・ From clerical script to regular script, the character “武” changed further, especially in the “戈” component. Specifically, the second stroke of “武” changed from curved to straight. Another change was that the 1st and 7th strokes in “武” became separated from each other. Chinese martial arts began to exhibit an atheistic aspect from the Tang dynasty （618―907）. The changes that appear in regular script for “武” shows fading of the recognition that “武” is made up of “止” and “戈”, as well as that “戈” represents “weapon” or “combat”. These are considered the reasons why the shape of “武” changed after the Tang dynasty.
Two learning methods for developing high performance and enjoyment in gymnastics were investigated. The participants were healthy undergraduates (n = 38) who were randomly divided into a “model mastery learning group”, for which ideal movements were emphasized, and a “kinesthetic experiential learning group”, for which practice of various movements was emphasized, when performing balance exercises on a gymnastic ball. The psychological effects of the two learning methods were compared using the Intrinsic Motivation Scale, Sport Flow Scale, and Two-Dimensional Mood Scale. Improvements in gymnastic performance were evaluated by timing the durations of balancing on the ball and observations by expert gymnasts.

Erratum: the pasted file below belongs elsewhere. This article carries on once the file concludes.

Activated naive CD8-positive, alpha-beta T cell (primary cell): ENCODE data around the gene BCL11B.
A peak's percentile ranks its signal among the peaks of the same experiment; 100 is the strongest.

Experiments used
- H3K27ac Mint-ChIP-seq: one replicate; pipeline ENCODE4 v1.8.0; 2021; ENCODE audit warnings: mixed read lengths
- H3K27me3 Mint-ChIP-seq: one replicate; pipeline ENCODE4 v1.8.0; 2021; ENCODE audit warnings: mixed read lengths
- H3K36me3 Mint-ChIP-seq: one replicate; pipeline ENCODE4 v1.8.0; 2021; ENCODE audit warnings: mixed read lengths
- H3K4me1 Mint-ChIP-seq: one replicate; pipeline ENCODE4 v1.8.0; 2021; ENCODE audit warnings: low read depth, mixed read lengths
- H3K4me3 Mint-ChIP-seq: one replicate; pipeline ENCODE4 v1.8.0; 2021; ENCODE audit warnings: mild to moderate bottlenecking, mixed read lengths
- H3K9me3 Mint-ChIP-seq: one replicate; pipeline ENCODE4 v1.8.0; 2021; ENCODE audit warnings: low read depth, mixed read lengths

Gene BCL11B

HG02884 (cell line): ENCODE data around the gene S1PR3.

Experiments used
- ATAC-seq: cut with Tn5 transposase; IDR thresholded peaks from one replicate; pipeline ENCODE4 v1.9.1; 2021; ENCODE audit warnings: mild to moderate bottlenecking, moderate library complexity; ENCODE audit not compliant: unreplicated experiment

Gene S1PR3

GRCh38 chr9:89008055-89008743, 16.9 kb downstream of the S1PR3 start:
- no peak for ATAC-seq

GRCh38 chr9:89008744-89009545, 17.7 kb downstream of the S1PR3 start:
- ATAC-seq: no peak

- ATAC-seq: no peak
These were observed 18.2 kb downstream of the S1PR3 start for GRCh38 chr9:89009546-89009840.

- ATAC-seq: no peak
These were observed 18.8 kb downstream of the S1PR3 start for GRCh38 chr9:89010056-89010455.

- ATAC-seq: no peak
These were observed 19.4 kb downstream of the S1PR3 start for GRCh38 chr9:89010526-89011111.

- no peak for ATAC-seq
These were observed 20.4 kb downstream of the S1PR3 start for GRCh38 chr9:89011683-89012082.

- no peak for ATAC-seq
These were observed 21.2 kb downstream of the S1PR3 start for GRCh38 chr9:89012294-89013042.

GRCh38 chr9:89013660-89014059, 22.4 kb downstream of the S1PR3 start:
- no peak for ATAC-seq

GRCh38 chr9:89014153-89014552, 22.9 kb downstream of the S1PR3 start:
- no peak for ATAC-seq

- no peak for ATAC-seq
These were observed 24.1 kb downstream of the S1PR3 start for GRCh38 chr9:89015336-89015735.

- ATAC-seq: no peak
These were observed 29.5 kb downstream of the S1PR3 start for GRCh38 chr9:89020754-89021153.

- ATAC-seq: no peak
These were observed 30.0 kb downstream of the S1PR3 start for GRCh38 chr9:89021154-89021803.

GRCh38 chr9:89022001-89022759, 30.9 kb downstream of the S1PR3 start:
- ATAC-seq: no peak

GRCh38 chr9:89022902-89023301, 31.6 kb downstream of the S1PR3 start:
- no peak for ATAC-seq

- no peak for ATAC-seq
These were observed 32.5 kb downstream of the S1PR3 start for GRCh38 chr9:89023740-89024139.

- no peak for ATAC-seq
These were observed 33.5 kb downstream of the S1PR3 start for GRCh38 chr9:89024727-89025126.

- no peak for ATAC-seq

The results indicated that the participants in the kinesthetic experiential learning group had better balancing times and higher intrinsic motivation, flow state, and pleasure mood scores, whereas the stability of posture on the ball was considered to be higher in the model mastery learning group.